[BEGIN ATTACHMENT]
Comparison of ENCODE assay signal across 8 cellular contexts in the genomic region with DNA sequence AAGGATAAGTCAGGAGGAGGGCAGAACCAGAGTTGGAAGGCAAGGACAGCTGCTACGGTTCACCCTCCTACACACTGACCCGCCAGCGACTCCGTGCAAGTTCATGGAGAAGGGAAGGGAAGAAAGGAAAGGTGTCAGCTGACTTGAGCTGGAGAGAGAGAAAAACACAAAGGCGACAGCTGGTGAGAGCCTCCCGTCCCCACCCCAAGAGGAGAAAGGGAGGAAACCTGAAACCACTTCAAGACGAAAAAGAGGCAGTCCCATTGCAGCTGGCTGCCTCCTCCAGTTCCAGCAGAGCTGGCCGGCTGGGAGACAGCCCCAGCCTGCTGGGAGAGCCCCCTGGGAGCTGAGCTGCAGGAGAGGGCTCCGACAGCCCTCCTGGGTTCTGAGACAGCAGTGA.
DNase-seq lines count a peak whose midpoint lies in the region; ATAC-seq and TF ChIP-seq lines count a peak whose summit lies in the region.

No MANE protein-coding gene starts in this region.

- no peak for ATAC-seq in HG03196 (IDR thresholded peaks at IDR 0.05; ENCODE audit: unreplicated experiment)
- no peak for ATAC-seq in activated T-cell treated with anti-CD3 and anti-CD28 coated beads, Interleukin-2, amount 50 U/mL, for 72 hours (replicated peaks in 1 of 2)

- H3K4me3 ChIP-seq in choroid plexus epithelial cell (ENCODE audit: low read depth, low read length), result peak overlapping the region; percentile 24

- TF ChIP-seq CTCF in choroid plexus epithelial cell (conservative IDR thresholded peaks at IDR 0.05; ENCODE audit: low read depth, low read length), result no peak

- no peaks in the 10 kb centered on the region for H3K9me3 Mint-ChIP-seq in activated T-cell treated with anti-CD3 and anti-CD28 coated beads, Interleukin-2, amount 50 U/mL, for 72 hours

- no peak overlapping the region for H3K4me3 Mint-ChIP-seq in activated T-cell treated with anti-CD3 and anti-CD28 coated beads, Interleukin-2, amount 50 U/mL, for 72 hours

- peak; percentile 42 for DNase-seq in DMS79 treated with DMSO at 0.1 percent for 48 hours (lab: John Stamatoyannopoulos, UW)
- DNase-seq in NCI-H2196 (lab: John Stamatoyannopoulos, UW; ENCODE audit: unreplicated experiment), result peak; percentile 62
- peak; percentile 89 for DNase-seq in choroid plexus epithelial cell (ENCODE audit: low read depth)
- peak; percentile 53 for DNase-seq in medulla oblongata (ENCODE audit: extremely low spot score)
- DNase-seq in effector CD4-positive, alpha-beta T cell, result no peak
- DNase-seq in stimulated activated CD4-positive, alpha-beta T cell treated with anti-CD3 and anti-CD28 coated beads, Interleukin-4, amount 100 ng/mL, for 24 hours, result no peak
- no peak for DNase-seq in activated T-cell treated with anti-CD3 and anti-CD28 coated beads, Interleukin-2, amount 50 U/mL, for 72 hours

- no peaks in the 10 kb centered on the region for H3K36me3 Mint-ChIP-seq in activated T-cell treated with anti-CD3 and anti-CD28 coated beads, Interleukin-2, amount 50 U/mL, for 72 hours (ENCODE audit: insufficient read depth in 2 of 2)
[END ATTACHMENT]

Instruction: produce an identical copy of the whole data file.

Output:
Comparison of ENCODE assay signal across 8 cellular contexts in the genomic region with DNA sequence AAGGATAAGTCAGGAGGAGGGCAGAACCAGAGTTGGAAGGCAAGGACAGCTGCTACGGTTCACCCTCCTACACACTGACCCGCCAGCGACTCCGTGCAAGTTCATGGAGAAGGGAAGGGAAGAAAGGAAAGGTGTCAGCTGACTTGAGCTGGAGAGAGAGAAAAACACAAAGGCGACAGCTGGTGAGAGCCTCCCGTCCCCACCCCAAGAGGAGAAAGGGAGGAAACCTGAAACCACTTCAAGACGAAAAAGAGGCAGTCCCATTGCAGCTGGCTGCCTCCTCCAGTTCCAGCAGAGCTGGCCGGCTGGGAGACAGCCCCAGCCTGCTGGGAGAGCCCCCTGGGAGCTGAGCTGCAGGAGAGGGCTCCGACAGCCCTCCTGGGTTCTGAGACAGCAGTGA.
DNase-seq lines count a peak whose midpoint lies in the region; ATAC-seq and TF ChIP-seq lines count a peak whose summit lies in the region.

No MANE protein-coding gene starts in this region.

- no peak for ATAC-seq in HG03196 (IDR thresholded peaks at IDR 0.05; ENCODE audit: unreplicated experiment)
- no peak for ATAC-seq in activated T-cell treated with anti-CD3 and anti-CD28 coated beads, Interleukin-2, amount 50 U/mL, for 72 hours (replicated peaks in 1 of 2)

- H3K4me3 ChIP-seq in choroid plexus epithelial cell (ENCODE audit: low read depth, low read length), result peak overlapping the region; percentile 24

- TF ChIP-seq CTCF in choroid plexus epithelial cell (conservative IDR thresholded peaks at IDR 0.05; ENCODE audit: low read depth, low read length), result no peak

- no peaks in the 10 kb centered on the region for H3K9me3 Mint-ChIP-seq in activated T-cell treated with anti-CD3 and anti-CD28 coated beads, Interleukin-2, amount 50 U/mL, for 72 hours

- no peak overlapping the region for H3K4me3 Mint-ChIP-seq in activated T-cell treated with anti-CD3 and anti-CD28 coated beads, Interleukin-2, amount 50 U/mL, for 72 hours

- peak; percentile 42 for DNase-seq in DMS79 treated with DMSO at 0.1 percent for 48 hours (lab: John Stamatoyannopoulos, UW)
- DNase-seq in NCI-H2196 (lab: John Stamatoyannopoulos, UW; ENCODE audit: unreplicated experiment), result peak; percentile 62
- peak; percentile 89 for DNase-seq in choroid plexus epithelial cell (ENCODE audit: low read depth)
- peak; percentile 53 for DNase-seq in medulla oblongata (ENCODE audit: extremely low spot score)
- DNase-seq in effector CD4-positive, alpha-beta T cell, result no peak
- DNase-seq in stimulated activated CD4-positive, alpha-beta T cell treated with anti-CD3 and anti-CD28 coated beads, Interleukin-4, amount 100 ng/mL, for 24 hours, result no peak
- no peak for DNase-seq in activated T-cell treated with anti-CD3 and anti-CD28 coated beads, Interleukin-2, amount 50 U/mL, for 72 hours

- no peaks in the 10 kb centered on the region for H3K36me3 Mint-ChIP-seq in activated T-cell treated with anti-CD3 and anti-CD28 coated beads, Interleukin-2, amount 50 U/mL, for 72 hours (ENCODE audit: insufficient read depth in 2 of 2)